Monday 15th April 2024
How to Decide Who Should Attend Your Meeting?

Meetings often get a bad reputation. Many consider them time-wasting and unproductive. Numerous memes, jokes, and cartoons depict the pointless ramble of the typical meeting, usually summed up by the punchline, “Couldn’t this have been put in an email?”  

Research from HBR shows that meeting frequency and length have significantly increased over the past 50 years. Today, executives spend an average of 23 hours a week in meetings — a massive increase from the 1960s when the average weekly total was only 10 hours.  

That leaves the question of whether all those meetings are productive or just taking up space on employee calendars. For a meeting to be successful, it needs to be properly managed and organized. To guarantee this, ask yourself the following questions: 


  • Do we need a meeting? 
  • Who should we invite? 
  • What should the length of the meeting be? 
  • What are the conference room requirements for this meeting? 
  • How do I successfully incorporate global attendees? 
  • What worktech is the best meeting room solution? 

Inviting the right people 

Inviting the right people to the right meeting seems simple. However, this critical component of a meeting is often rushed and overlooked. Getting the correct people in the room — in the office or virtually — is the foundation for a successful and productive meeting.  

As a side note, we also need to empower employees to decline meetings when it’s not necessary for them to attend.  

We know it’s not rocket science, but there is a formula for inviting the right people to the right meeting. Who do you need versus who do you want, and what value will they offer to get your desired output?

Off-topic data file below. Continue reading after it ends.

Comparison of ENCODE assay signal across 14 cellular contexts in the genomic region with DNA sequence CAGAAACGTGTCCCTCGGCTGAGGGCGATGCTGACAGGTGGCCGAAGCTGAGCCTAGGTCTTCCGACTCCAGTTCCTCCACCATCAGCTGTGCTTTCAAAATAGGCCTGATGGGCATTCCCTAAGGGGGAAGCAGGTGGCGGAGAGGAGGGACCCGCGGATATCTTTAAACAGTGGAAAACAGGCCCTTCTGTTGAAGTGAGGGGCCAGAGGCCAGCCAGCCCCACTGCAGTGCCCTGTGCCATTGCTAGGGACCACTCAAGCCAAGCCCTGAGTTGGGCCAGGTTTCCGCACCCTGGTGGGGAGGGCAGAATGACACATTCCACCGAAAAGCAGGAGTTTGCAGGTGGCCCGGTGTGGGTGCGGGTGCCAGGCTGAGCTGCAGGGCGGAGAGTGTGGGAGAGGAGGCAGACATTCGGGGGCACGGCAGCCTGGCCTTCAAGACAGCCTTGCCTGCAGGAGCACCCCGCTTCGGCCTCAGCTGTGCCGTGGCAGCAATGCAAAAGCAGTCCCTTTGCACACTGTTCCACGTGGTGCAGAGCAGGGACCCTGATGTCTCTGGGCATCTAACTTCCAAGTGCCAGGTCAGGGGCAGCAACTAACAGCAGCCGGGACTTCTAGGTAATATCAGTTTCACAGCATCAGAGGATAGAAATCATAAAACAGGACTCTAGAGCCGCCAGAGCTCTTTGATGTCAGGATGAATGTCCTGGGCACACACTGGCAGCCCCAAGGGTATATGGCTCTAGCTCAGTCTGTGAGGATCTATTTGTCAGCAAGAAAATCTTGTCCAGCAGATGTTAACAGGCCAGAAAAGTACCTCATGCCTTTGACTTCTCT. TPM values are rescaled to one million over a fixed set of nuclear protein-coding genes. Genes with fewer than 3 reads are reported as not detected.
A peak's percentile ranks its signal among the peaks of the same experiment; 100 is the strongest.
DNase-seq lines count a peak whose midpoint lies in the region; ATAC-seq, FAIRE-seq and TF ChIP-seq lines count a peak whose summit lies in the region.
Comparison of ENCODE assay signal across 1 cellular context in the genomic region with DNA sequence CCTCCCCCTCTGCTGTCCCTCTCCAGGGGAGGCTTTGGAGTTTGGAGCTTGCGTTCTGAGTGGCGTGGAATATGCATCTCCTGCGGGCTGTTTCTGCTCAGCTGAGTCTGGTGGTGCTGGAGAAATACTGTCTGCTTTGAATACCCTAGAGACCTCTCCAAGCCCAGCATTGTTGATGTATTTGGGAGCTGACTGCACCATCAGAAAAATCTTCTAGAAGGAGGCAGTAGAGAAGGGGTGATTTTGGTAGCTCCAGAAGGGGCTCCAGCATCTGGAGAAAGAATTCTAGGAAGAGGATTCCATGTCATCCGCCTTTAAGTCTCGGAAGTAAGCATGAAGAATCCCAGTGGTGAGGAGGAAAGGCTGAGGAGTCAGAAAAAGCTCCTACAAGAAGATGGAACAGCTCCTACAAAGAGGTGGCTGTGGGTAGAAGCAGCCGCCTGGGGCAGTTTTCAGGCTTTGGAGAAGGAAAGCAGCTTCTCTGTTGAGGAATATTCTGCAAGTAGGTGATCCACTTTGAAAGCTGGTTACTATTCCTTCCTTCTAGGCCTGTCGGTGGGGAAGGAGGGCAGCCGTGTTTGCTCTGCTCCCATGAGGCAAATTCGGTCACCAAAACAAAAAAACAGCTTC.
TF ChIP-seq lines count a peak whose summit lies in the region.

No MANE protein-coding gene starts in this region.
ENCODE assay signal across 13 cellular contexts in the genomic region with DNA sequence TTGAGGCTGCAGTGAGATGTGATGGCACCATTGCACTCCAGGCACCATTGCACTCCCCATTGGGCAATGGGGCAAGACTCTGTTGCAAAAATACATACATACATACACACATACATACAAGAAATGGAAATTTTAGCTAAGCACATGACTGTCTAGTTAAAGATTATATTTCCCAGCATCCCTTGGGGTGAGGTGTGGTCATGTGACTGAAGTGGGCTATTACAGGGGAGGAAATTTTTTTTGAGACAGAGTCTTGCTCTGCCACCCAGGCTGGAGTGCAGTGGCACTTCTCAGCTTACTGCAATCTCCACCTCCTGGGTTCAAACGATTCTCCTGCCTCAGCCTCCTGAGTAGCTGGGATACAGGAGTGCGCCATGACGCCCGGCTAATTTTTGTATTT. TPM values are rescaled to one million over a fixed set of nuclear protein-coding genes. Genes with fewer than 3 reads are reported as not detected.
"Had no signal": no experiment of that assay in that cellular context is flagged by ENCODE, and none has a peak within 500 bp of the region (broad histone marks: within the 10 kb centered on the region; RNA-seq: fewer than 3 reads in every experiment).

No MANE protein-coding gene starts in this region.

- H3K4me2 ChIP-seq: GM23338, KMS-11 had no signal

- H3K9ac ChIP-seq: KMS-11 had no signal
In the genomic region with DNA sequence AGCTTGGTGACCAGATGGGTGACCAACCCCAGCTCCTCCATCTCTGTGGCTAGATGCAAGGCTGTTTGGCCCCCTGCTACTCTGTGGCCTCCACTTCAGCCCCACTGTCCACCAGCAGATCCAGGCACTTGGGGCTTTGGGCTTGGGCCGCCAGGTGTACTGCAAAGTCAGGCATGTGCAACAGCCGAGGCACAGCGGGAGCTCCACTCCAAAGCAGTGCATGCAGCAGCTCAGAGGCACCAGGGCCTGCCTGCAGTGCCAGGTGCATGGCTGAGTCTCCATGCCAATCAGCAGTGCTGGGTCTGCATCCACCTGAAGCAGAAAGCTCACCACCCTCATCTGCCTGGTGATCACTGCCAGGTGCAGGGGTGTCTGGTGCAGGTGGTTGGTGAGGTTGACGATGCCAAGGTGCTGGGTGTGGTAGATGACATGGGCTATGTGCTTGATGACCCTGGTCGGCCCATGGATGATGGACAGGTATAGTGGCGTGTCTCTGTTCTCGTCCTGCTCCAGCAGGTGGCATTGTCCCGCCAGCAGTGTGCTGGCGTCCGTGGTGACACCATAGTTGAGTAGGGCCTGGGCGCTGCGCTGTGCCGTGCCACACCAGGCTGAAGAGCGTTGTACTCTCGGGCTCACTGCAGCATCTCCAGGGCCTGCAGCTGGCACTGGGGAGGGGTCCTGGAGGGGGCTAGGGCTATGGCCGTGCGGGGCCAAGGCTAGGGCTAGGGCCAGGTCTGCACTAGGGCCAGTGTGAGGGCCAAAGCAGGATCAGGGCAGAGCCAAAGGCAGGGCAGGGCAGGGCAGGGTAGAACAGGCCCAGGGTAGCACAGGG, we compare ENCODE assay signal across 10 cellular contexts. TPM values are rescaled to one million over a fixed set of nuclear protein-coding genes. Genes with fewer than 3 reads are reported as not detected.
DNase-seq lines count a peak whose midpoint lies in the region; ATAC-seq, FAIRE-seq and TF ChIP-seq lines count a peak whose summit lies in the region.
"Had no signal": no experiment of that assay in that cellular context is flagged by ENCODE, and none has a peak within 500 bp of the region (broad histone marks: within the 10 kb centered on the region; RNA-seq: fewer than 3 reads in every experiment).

need v want + value = output

Who do you need in a meeting? 

Need: “Require (something) because it is essential or very important rather than just desirable.” – Oxford Dictionary  

Who do you need in your meeting to make it productive? Consider who is relevant to the meeting’s topic and whether they can contribute to your discussions. Invite everyone essential to the meeting but be careful not to go overboard with sending invites just for the sake of it — especially to senior management. 


Who do you want in a meeting? 

Want: “Have a desire to possess or do (something); wish for.” – Oxford Dictionary  

Sure, you may want them at your meeting, but are they vital to the success of the meeting’s output? Invite those employees as optional, but they still need to offer help and relevancy to your set agenda. If it’s a creative meeting or brainstorming, you’ll want to invite some of the brighter sparks and those known for their innovative ideas. 


What value will those individuals offer? 

Value: “The regard that something is held to deserve; the importance, worth, or usefulness of something.” – Oxford Dictionary  

How much value are the individuals going to bring to the desired output? Are they able to contribute and offer value and insight? The aim is to have a group of employees willing and able to contribute something to the fold — you don’t want attendees who can’t provide anything useful.  

It isn’t always easy to decipher who can bring value and who can’t, so consider a brief, informal discussion with potential attendees to see how much they can bring to the meeting room table.

What is the desired output for your meeting? 

Desire: “The amount of something produced by a person, machine, or industry.” – Oxford Dictionary 

The people in your meeting need to be able to help decide, contribute to the output on the solution or approve the decision. Obviously, the desired output may vary, but ultimately the goal is always the same – to achieve something. 

Think about who you need to reach that achievement: it might be decision makers or senior members of staff, innovators or technical team members. If you have a clear goal, you should be able to figure out all the finer details of your meeting, including your list of attendees. 

If you follow these steps, it should be straightforward to create the perfect list of attendees, and from there, you’ll be well on your way to a productive meeting (one that nobody will moan about!). If in doubt, always keep the goal of your meeting in mind; you can hardly go wrong if you’re remembering to always find the path to meeting it. 

Research report: Attitudes to Hybrid Working.

Attitudes to Hybrid Working Report

The impact of hybrid work on employees and employers.

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